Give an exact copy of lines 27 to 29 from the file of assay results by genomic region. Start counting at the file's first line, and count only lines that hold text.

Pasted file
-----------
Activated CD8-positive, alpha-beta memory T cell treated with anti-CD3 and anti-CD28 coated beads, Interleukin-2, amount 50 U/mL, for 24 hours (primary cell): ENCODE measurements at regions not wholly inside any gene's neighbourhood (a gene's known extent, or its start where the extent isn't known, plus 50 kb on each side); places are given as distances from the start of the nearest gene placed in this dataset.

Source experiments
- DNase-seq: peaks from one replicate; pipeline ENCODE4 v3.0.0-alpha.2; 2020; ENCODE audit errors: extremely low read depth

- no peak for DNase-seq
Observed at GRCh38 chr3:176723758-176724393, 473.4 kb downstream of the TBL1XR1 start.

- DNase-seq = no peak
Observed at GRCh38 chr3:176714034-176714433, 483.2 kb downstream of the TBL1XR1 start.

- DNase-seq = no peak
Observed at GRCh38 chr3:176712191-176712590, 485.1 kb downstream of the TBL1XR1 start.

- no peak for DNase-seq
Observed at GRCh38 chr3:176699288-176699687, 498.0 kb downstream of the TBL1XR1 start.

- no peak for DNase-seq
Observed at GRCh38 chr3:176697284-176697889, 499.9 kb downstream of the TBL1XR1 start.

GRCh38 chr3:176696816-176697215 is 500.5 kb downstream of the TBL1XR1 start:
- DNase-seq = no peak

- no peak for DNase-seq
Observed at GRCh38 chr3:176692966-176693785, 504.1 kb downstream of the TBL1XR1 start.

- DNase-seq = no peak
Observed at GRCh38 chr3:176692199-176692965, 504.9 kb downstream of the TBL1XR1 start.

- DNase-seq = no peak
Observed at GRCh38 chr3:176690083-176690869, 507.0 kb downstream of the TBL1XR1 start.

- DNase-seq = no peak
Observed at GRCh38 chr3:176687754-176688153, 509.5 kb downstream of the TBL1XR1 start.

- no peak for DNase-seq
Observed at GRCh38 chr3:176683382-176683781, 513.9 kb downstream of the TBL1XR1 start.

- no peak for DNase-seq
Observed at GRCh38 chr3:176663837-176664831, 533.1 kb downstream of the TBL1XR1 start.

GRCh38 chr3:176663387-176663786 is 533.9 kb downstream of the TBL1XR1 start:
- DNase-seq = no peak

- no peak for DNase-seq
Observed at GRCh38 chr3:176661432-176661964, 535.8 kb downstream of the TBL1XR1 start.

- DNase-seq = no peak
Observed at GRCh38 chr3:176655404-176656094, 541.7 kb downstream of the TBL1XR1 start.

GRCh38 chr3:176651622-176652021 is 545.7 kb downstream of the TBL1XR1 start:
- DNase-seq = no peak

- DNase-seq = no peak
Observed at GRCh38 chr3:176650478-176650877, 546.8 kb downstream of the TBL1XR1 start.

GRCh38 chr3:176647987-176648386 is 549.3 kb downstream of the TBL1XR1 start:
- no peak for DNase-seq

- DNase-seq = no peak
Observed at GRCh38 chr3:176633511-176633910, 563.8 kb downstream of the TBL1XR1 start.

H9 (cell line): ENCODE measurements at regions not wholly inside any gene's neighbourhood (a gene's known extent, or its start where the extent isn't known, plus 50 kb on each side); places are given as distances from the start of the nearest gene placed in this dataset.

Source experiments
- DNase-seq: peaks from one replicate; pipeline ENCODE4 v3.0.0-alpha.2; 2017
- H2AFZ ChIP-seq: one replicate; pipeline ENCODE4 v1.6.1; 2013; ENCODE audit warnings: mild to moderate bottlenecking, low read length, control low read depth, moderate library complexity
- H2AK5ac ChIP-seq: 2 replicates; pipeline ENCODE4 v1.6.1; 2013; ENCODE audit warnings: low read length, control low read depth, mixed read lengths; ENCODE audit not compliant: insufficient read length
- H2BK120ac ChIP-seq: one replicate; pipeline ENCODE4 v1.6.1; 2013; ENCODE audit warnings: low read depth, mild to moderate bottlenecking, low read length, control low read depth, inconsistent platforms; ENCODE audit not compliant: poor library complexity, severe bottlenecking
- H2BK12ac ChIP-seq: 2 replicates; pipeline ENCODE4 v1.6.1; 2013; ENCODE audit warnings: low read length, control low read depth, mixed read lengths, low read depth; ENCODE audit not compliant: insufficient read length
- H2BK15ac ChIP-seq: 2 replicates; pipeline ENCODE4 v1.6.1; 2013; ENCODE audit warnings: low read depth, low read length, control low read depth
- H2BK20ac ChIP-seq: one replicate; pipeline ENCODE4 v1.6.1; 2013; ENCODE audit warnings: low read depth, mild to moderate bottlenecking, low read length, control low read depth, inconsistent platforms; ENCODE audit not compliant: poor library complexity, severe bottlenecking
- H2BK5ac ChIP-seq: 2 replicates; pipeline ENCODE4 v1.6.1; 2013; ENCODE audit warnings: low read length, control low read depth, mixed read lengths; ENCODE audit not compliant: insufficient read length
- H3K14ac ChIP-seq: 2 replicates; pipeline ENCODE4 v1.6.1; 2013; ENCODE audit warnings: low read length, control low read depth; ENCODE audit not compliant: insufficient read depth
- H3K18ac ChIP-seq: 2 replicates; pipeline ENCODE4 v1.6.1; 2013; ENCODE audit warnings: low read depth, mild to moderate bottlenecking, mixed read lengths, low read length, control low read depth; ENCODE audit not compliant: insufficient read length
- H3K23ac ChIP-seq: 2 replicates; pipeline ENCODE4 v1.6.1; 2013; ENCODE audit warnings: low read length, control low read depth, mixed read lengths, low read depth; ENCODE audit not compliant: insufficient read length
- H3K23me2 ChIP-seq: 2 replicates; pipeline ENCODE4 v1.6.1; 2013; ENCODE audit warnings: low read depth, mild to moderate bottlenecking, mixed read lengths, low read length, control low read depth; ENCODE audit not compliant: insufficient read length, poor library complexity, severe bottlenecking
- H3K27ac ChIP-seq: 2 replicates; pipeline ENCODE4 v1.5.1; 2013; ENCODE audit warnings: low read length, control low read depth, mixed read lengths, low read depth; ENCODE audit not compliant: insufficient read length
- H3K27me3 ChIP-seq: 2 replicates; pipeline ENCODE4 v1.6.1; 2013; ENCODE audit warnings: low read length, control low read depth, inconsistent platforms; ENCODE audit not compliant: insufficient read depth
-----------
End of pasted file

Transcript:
Observed at GRCh38 chr3:176663837-176664831, 533.1 kb downstream of the TBL1XR1 start.

GRCh38 chr3:176663387-176663786 is 533.9 kb downstream of the TBL1XR1 start:
- DNase-seq = no peak